Incumbent Joe Straus, the San Antonio Republican, earned the post in 2009 with a small percentage of actual Republican votes, bolstered by wide support from House Democrats, the minority party by a scant two seats.
A centrist speaker can be an expected by-product of a nearly evenly divided body. But the recent election shifted the House makeup to a nearly 2-to-1 GOP majority.
This has led some to call for a more conservative speaker. It also has led Joe Straus to redefine himself.Straus does not seek to redefine his conservatism, which he continues to assert as a follower of icons from Ronald Reagan to John Tower. The change he wants people to notice is his predilection for being a "members' speaker," there to serve broadly astride whatever ideological pie the electorate slices up.
Thus, a Speaker Joe Straus would lead differently with a 99-51 majority than with a 76-74 split.
To some people, this makes solid management sense. To others, it reveals grossly insufficient devotion to core beliefs.
Chisum and Paxton hope for a caucus among the 99 incoming House Republicans, with the goal of uniting behind a single speaker candidate – and preventing Democrats from dominating the vote as they did in 2009.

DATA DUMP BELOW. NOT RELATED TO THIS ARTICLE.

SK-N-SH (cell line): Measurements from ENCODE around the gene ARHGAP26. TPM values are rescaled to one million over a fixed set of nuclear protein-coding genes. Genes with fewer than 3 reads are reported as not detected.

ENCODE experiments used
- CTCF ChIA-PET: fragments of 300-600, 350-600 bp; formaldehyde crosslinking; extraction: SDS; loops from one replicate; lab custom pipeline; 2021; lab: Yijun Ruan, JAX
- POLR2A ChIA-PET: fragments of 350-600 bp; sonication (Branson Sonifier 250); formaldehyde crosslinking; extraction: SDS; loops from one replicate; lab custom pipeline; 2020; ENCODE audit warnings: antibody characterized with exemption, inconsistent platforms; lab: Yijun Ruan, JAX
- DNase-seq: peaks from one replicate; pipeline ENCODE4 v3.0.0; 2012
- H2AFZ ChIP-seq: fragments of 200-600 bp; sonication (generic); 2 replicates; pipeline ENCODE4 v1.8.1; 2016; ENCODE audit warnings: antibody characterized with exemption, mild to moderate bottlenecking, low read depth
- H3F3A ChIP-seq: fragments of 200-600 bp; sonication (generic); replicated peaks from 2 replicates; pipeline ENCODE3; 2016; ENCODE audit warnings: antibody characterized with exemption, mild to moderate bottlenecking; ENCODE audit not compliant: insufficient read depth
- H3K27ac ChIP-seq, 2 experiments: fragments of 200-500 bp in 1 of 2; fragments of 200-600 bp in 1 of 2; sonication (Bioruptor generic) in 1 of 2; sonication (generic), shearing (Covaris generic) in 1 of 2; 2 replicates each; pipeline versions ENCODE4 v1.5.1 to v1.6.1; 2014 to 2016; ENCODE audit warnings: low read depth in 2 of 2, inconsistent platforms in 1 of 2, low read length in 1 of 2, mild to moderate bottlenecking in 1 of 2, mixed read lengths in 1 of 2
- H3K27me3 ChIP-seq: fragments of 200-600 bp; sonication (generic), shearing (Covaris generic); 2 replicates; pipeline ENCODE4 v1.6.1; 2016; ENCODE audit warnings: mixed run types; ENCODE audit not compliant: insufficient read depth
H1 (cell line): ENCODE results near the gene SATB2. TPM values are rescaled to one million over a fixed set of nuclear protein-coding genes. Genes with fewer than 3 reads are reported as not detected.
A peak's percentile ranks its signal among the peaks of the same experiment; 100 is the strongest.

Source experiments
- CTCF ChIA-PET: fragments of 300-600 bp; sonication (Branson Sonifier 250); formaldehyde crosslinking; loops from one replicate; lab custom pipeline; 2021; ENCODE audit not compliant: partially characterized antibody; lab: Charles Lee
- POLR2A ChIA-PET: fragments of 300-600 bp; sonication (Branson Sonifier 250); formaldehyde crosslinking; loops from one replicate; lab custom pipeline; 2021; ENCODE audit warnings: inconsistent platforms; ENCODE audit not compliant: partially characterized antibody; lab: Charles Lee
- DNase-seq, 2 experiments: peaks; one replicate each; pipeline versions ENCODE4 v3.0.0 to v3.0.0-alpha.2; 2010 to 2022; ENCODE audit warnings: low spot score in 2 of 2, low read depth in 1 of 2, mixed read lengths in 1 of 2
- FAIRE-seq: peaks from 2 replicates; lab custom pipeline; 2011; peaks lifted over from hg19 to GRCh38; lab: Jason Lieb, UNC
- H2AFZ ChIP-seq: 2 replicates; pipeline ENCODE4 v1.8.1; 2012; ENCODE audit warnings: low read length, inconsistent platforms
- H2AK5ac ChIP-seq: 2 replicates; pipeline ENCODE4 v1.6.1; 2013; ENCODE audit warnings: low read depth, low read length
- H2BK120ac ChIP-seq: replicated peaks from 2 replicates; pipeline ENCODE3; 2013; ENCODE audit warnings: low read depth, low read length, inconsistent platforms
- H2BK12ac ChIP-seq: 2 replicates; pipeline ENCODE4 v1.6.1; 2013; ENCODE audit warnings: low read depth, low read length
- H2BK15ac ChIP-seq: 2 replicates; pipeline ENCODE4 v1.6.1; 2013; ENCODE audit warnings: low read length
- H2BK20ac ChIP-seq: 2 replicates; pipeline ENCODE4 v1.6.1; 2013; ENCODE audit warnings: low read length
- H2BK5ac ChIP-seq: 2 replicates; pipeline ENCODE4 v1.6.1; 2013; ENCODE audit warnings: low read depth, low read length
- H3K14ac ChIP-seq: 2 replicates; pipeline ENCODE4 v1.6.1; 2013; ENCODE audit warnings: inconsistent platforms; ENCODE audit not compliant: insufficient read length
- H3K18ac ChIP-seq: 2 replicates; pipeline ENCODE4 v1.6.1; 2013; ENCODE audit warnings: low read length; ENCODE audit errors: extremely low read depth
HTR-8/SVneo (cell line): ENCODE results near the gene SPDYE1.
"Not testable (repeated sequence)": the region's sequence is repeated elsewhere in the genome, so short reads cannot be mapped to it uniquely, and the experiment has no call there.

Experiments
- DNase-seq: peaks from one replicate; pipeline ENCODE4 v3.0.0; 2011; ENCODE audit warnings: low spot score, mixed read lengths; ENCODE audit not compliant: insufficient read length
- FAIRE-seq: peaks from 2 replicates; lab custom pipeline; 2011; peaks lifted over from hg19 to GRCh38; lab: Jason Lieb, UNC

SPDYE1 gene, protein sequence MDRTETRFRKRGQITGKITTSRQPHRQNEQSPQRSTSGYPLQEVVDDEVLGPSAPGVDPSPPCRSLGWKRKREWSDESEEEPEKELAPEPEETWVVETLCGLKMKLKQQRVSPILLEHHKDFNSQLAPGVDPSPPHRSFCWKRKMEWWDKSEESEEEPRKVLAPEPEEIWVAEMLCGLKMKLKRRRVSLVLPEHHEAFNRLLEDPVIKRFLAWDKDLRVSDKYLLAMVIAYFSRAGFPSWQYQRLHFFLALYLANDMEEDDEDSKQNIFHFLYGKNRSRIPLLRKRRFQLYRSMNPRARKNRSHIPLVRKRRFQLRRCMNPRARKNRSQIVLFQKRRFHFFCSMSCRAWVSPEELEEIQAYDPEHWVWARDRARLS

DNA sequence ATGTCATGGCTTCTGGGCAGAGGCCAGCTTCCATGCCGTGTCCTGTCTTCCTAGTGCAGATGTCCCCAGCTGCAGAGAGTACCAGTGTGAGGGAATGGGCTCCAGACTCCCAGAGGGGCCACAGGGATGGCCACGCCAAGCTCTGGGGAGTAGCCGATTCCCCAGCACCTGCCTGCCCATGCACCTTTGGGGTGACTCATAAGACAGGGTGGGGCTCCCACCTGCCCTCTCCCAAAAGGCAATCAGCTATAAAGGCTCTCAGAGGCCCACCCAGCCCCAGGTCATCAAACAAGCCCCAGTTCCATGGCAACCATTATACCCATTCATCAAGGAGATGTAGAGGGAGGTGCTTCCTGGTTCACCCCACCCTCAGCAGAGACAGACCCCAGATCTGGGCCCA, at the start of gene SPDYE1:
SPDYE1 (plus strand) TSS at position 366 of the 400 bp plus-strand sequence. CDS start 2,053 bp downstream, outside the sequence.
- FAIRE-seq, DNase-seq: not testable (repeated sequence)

With sparse Republican support back then, one might expect Straus to oppose that idea. He told me he does not and expects to receive a majority of Republican support, in addition to "the support of the whole House." (Translation: Nearly every Democrat.)
Is that overconfidence? Can Chisum or Paxton sway enough votes from an incumbent speaker? It may boil down to management styles. Should a speaker be an arbiter and steward reflecting the entire complexion of the House, or a quarterback for his political team, marching its agenda down the field?
I choose B, and I'd say the same if Democrats were in charge. I have spoken to Chisum, and his life story and conservative spine are inspiring. But I have been around Paxton since he won his seat, and I have seen him take to Austin with an energy and commitment that seem like a superb fit for a House teeming with fresh conservative passions.
Straus' detractors occasionally have been too harsh. But it may well be that it's time for a speaker who will assert the will of the majority party, rather than the aggregate tastes of every district.
Haven't we heard endlessly that elections have consequences?
Mark Davis in these things always takes an entire column to get to his point... by the time he endorses Paxton you've almost come to accept that Straus will be speaker again... he did that same thing in the Rick vs. Kay race... sort of praising Kay for several paragraphs then endorsing Rick...